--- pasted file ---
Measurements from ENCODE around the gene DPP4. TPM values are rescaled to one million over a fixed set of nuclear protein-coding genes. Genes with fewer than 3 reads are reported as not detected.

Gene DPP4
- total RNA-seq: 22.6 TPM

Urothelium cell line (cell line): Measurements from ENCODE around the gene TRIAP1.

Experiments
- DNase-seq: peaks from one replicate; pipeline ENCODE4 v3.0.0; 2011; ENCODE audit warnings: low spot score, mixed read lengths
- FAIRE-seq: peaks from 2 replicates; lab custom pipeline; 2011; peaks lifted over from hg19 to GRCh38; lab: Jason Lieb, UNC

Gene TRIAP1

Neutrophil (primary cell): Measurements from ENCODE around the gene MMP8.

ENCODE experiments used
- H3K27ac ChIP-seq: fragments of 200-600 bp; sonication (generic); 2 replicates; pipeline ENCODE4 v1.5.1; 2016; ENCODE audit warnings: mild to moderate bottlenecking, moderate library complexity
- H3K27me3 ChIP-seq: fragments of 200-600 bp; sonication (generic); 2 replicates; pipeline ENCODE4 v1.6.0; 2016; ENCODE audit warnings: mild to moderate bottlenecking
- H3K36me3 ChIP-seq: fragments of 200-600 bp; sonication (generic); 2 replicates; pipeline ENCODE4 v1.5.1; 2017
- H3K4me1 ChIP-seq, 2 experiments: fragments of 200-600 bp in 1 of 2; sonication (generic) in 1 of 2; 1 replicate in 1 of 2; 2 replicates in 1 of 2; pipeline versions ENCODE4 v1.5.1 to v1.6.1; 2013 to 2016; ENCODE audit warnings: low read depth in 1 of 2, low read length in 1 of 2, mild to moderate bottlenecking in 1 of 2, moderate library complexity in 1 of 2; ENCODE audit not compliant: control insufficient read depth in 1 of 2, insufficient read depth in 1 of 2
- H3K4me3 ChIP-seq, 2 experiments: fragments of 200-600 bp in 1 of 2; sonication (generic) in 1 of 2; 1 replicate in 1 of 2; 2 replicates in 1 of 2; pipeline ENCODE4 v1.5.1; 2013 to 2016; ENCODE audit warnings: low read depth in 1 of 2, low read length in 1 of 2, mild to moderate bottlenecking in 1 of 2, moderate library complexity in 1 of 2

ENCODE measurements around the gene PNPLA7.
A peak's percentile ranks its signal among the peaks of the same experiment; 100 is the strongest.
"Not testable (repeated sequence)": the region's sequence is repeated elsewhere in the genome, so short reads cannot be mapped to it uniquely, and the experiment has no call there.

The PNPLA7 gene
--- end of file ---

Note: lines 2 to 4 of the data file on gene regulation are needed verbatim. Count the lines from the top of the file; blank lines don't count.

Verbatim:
Gene DPP4
- total RNA-seq: 22.6 TPM

Urothelium cell line (cell line): Measurements from ENCODE around the gene TRIAP1.